The resonator of this banjira Rabab is formed by a rectangular wooden frame fitted on both sides with goat skin. The single steel string (0.012", 0.30 mm) runs from a wooden peg mounted on the long neck, over a plastic floating bridge, to the base of the resonator. You can place the bridge anywhere along the length of the soundboard. By changing the tension on the string and the placement of the bridge, the Rabab has a range of nearly one and a half octaves. We tuned one from G3 all the way to B4. Remember you are tuning the string to one pitch, and then you note the string with your fingernails as you play.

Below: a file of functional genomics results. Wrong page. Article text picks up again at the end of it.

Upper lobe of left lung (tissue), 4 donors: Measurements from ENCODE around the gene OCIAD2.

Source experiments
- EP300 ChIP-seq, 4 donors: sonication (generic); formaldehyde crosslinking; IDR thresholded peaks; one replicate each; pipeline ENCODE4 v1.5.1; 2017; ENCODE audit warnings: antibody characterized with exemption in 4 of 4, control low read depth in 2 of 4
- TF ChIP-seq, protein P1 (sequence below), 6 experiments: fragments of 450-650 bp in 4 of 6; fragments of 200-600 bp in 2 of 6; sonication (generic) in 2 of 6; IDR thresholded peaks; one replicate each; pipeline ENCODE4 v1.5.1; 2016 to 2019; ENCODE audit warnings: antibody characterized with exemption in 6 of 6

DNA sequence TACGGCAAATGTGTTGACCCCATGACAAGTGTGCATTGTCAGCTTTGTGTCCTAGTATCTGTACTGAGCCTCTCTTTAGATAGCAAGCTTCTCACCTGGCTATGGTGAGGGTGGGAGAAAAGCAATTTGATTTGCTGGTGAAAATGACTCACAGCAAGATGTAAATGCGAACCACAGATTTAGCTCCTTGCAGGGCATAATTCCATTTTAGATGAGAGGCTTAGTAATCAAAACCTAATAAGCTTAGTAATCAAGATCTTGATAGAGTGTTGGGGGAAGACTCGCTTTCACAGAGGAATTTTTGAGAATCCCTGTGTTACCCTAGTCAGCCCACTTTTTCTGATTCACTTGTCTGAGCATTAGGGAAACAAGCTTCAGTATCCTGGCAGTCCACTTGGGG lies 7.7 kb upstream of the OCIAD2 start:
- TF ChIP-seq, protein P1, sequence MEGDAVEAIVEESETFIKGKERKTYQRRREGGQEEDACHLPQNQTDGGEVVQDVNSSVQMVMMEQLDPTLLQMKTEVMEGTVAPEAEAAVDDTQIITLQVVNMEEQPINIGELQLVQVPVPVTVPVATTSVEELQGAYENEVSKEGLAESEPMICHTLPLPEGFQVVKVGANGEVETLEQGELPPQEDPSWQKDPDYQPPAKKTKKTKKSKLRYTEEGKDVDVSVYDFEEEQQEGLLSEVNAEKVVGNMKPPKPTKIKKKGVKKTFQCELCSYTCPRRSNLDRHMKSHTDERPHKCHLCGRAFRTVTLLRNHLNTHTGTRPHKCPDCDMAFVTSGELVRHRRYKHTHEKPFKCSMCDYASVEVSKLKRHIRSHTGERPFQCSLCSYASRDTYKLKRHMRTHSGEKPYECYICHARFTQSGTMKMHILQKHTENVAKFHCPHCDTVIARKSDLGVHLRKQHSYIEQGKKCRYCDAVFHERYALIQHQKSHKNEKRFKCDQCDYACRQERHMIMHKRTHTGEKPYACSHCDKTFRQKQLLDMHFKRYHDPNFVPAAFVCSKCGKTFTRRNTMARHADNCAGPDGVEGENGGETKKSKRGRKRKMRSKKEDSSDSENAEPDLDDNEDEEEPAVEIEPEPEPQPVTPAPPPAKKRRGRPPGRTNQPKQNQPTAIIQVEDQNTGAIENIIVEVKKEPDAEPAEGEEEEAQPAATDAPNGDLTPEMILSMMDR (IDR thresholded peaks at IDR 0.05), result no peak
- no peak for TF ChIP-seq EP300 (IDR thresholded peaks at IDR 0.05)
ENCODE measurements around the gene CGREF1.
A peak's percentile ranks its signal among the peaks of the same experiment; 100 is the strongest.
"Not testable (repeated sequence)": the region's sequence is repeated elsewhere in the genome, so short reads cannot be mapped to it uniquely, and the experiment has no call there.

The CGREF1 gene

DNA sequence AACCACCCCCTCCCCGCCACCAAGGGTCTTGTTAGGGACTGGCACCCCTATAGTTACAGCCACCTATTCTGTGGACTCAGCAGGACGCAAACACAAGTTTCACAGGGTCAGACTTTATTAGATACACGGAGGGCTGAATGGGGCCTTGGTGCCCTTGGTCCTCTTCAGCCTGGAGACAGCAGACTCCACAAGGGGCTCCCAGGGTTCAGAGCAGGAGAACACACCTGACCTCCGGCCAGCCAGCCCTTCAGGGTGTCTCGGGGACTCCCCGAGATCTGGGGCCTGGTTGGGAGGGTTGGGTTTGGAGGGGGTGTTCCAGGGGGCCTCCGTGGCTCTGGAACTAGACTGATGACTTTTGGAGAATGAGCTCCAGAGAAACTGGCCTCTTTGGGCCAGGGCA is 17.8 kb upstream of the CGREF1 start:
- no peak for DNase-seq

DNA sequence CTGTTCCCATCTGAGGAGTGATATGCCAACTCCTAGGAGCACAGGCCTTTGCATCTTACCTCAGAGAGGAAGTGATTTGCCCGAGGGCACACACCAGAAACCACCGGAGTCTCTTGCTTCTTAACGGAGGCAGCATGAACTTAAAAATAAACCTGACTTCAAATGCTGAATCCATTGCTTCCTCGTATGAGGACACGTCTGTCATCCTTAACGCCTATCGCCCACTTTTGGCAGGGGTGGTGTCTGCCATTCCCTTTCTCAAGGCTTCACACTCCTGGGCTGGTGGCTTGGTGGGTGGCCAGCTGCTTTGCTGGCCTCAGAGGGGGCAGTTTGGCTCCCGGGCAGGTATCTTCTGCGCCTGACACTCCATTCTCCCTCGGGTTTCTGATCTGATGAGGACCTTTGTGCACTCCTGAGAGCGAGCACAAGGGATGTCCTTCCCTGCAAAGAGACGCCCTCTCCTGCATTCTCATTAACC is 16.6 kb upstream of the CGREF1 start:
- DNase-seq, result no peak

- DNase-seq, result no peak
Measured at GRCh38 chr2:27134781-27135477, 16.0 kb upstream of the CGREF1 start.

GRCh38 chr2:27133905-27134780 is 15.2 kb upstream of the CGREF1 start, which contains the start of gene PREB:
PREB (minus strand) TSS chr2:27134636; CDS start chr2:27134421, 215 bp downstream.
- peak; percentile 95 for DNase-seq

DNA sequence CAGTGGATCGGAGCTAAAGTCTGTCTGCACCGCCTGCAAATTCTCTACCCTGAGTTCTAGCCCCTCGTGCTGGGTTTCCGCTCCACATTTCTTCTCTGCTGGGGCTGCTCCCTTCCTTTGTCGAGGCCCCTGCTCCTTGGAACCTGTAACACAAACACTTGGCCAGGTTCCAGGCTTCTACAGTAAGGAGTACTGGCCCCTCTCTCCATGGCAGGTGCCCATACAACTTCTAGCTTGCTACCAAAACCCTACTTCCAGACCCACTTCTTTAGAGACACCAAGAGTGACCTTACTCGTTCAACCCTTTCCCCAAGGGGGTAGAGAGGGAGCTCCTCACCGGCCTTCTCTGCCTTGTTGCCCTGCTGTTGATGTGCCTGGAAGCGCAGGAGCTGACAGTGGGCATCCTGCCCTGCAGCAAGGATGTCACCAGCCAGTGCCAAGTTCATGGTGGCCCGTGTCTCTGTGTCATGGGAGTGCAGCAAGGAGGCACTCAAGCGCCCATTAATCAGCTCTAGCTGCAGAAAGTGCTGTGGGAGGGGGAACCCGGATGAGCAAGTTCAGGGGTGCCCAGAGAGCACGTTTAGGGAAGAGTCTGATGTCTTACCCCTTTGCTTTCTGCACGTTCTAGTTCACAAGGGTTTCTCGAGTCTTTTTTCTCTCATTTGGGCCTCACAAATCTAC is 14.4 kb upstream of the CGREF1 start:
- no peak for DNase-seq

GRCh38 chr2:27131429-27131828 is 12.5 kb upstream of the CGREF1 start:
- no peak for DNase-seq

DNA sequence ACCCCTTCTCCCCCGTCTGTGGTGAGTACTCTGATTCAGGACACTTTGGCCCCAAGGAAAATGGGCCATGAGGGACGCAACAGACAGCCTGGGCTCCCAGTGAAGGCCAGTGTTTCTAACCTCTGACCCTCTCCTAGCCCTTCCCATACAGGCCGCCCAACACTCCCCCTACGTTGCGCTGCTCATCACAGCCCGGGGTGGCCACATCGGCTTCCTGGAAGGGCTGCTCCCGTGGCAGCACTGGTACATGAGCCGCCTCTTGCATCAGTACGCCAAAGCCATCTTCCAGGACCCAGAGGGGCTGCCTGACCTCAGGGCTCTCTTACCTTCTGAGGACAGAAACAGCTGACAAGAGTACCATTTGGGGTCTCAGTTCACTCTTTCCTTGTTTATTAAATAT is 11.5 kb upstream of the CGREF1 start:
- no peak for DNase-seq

A rabab player rests the instrument vertically on his or her knee and draws the bow across the string in a similar fashion to a cello player. The body is approximately 11" wide x 20" tall; overall length is approximately 34.5". The term Rabab is found in ninth and tenth century texts, and is the oldest known Arabic word for a bowed instrument.
Capable of a range of dynamic accents; this instrument is the essential melody instrument of the nomadic Bedouins. It is customarily played by the sha'ir, or poet-singer, to accompany heroic and love songs. Never handle the hair of the bow with your hands; oils from your skin will leave permanent slick spots on the hair. To grab the strings, it will need to be coated with rosin. Rosin is sold separately